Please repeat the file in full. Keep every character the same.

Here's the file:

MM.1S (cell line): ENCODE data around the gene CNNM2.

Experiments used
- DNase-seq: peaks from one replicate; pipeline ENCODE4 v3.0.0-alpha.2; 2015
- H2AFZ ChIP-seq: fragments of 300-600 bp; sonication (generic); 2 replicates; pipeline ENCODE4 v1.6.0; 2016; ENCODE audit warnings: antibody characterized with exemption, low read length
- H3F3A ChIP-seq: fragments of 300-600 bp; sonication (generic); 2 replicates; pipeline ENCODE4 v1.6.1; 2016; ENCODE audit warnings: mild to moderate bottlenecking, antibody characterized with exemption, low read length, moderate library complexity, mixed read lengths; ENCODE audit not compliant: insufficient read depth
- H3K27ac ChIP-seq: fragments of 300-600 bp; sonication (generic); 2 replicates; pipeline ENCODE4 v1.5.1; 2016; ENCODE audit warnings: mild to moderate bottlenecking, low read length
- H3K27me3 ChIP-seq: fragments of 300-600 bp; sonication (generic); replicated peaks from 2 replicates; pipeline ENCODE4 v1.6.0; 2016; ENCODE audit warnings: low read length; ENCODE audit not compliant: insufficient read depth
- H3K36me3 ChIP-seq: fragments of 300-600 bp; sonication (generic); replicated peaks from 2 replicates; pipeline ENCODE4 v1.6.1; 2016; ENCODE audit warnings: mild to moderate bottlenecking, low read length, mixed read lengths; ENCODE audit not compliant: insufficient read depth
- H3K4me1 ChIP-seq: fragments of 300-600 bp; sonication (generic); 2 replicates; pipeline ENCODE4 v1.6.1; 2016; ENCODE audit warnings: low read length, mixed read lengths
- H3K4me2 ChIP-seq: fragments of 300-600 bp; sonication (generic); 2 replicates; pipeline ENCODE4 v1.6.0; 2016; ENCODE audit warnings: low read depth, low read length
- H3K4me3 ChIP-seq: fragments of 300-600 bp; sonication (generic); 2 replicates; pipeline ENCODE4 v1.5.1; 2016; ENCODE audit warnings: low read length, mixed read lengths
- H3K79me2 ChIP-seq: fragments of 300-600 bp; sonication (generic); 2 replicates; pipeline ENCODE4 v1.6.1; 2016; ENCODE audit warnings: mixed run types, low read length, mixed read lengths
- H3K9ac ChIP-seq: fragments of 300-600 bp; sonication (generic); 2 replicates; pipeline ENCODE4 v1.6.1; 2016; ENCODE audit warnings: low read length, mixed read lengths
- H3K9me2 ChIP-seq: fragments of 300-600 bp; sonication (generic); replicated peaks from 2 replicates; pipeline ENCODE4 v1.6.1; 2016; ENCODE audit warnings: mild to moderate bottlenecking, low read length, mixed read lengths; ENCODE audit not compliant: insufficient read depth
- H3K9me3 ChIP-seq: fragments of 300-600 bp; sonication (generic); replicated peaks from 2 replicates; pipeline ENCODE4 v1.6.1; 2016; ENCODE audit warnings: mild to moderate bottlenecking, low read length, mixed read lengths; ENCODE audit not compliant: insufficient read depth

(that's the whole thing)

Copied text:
MM.1S (cell line): ENCODE data around the gene CNNM2.

Experiments used
- DNase-seq: peaks from one replicate; pipeline ENCODE4 v3.0.0-alpha.2; 2015
- H2AFZ ChIP-seq: fragments of 300-600 bp; sonication (generic); 2 replicates; pipeline ENCODE4 v1.6.0; 2016; ENCODE audit warnings: antibody characterized with exemption, low read length
- H3F3A ChIP-seq: fragments of 300-600 bp; sonication (generic); 2 replicates; pipeline ENCODE4 v1.6.1; 2016; ENCODE audit warnings: mild to moderate bottlenecking, antibody characterized with exemption, low read length, moderate library complexity, mixed read lengths; ENCODE audit not compliant: insufficient read depth
- H3K27ac ChIP-seq: fragments of 300-600 bp; sonication (generic); 2 replicates; pipeline ENCODE4 v1.5.1; 2016; ENCODE audit warnings: mild to moderate bottlenecking, low read length
- H3K27me3 ChIP-seq: fragments of 300-600 bp; sonication (generic); replicated peaks from 2 replicates; pipeline ENCODE4 v1.6.0; 2016; ENCODE audit warnings: low read length; ENCODE audit not compliant: insufficient read depth
- H3K36me3 ChIP-seq: fragments of 300-600 bp; sonication (generic); replicated peaks from 2 replicates; pipeline ENCODE4 v1.6.1; 2016; ENCODE audit warnings: mild to moderate bottlenecking, low read length, mixed read lengths; ENCODE audit not compliant: insufficient read depth
- H3K4me1 ChIP-seq: fragments of 300-600 bp; sonication (generic); 2 replicates; pipeline ENCODE4 v1.6.1; 2016; ENCODE audit warnings: low read length, mixed read lengths
- H3K4me2 ChIP-seq: fragments of 300-600 bp; sonication (generic); 2 replicates; pipeline ENCODE4 v1.6.0; 2016; ENCODE audit warnings: low read depth, low read length
- H3K4me3 ChIP-seq: fragments of 300-600 bp; sonication (generic); 2 replicates; pipeline ENCODE4 v1.5.1; 2016; ENCODE audit warnings: low read length, mixed read lengths
- H3K79me2 ChIP-seq: fragments of 300-600 bp; sonication (generic); 2 replicates; pipeline ENCODE4 v1.6.1; 2016; ENCODE audit warnings: mixed run types, low read length, mixed read lengths
- H3K9ac ChIP-seq: fragments of 300-600 bp; sonication (generic); 2 replicates; pipeline ENCODE4 v1.6.1; 2016; ENCODE audit warnings: low read length, mixed read lengths
- H3K9me2 ChIP-seq: fragments of 300-600 bp; sonication (generic); replicated peaks from 2 replicates; pipeline ENCODE4 v1.6.1; 2016; ENCODE audit warnings: mild to moderate bottlenecking, low read length, mixed read lengths; ENCODE audit not compliant: insufficient read depth
- H3K9me3 ChIP-seq: fragments of 300-600 bp; sonication (generic); replicated peaks from 2 replicates; pipeline ENCODE4 v1.6.1; 2016; ENCODE audit warnings: mild to moderate bottlenecking, low read length, mixed read lengths; ENCODE audit not compliant: insufficient read depth